While some students may be helping support their adult family members, many others may also be supporting dependent children. According to a study from the Institute for Women’s Policy Research, as of 2011, the most recent year for which data is available, just over one-quarter of college undergraduates in the U.S. were parents with dependent children.

Clarion University is not the only university in our area looking at how food insecurity issues are affecting students, either.

At the Indiana University of Pennsylvania, the Fredrick Douglass Institute’s “Each One Reach One” group offered a “pop-up” food pantry for IUP students in November, as the university began working to establish a long-term food pantry program for students.

The original proposal for the food pantry, which included everything from marketing strategies and budget needs to staffing plans, was drafted by students in a Public Health Nutrition and Epidemiology during the spring 2018 semester. The IUP community was then encouraged to donate to the fledgling program during the Giving Tuesday campaign, which ended up raising almost $8,700.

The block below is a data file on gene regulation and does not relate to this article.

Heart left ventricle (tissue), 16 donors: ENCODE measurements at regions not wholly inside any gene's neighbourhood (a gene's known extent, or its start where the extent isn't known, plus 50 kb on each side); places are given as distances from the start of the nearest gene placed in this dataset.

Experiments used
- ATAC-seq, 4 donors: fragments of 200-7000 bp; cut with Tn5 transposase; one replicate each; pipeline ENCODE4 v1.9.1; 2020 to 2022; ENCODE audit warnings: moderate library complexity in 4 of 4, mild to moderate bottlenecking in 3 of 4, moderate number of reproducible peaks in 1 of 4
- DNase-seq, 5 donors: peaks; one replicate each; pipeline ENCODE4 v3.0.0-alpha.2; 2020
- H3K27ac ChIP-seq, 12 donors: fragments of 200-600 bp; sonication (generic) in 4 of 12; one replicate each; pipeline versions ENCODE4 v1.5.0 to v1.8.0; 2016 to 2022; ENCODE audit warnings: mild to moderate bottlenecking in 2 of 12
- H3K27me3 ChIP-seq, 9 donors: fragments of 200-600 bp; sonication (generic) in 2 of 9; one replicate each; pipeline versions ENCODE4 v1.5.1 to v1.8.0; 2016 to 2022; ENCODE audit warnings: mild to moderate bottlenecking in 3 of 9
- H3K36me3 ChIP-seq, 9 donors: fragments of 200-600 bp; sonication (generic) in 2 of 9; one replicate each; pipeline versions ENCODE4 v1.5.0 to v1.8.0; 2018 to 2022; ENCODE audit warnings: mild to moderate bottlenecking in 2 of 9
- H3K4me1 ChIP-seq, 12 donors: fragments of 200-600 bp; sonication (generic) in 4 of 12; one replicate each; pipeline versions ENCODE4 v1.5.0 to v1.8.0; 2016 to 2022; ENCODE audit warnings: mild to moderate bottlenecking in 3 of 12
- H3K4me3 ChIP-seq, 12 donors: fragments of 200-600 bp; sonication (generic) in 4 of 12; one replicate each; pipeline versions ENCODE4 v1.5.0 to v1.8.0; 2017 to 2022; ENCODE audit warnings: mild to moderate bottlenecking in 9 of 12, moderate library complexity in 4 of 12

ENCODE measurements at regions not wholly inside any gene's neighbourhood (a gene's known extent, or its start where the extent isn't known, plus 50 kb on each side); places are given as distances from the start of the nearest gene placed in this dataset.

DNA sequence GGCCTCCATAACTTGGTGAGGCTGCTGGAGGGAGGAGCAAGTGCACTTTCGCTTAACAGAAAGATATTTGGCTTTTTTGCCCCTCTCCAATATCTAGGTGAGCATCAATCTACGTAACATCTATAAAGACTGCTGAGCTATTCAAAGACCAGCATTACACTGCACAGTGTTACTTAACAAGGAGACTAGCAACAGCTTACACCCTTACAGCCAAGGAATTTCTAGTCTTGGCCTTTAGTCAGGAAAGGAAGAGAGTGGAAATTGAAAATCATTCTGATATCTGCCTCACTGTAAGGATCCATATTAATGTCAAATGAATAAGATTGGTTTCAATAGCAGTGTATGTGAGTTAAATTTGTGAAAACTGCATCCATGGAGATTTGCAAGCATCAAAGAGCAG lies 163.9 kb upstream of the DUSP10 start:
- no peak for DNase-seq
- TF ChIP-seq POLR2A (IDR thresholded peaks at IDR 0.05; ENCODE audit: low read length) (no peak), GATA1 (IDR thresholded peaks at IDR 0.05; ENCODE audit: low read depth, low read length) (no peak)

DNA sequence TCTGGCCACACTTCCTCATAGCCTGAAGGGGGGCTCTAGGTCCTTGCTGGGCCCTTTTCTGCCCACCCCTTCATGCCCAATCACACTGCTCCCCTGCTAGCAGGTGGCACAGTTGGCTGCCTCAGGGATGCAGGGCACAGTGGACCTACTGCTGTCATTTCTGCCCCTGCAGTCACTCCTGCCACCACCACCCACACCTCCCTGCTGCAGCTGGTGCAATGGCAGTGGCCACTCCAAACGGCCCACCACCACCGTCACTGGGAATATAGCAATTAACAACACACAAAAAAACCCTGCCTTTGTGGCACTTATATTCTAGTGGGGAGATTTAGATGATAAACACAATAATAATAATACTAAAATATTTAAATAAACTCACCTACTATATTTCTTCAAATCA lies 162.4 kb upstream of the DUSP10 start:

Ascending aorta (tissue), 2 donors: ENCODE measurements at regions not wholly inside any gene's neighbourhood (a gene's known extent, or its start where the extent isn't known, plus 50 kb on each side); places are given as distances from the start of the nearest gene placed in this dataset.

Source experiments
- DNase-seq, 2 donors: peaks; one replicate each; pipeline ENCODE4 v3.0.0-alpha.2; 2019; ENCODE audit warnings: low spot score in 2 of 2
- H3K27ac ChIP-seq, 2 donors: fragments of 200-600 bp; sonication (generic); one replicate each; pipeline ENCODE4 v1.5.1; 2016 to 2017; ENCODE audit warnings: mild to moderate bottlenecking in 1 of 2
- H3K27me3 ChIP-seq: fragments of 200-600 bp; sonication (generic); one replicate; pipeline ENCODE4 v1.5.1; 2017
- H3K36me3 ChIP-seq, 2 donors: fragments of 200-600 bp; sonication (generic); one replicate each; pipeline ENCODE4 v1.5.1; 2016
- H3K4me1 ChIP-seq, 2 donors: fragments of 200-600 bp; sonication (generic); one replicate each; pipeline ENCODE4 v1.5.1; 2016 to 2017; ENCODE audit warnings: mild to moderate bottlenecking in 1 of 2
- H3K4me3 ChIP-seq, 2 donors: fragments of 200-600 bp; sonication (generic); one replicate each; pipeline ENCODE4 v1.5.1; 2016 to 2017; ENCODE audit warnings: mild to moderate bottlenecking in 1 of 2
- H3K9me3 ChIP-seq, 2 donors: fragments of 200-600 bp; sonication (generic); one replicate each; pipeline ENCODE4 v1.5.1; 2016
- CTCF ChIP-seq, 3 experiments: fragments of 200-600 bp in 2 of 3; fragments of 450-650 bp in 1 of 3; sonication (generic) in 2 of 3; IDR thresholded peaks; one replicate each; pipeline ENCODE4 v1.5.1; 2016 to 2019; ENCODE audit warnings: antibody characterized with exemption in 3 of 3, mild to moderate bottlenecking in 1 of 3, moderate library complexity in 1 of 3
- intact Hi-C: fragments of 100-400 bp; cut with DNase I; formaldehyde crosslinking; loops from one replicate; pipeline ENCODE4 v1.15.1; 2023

At Slippery Rock University, a food pantry program was organized after a Slippery Rock Student Government Association (SGA) survey discovered that almost 40 percent of students at the university had experienced either not knowing when they would have access to food or were aware of fellow students who had been insecure about accessing food. The SGA began collecting non-perishable food items during the 2018 spring semester to establish the SGA Food Pantry.

These programs are certainly not unique to western Pennsylvania, either. According to the College and University Food Bank Alliance, more than 640 colleges and universities throughout the nation currently operate food pantries on campus.

According to Shaffer, though the root problems may be complex and the issue widespread, it is up to students, faculty, and staff to work together to ensure that every students’ needs are met.

“It comes down to knowing that when students get more of those basic needs met, they do better in school, so it’s important for us to do our part in trying to assist them in meeting those needs.”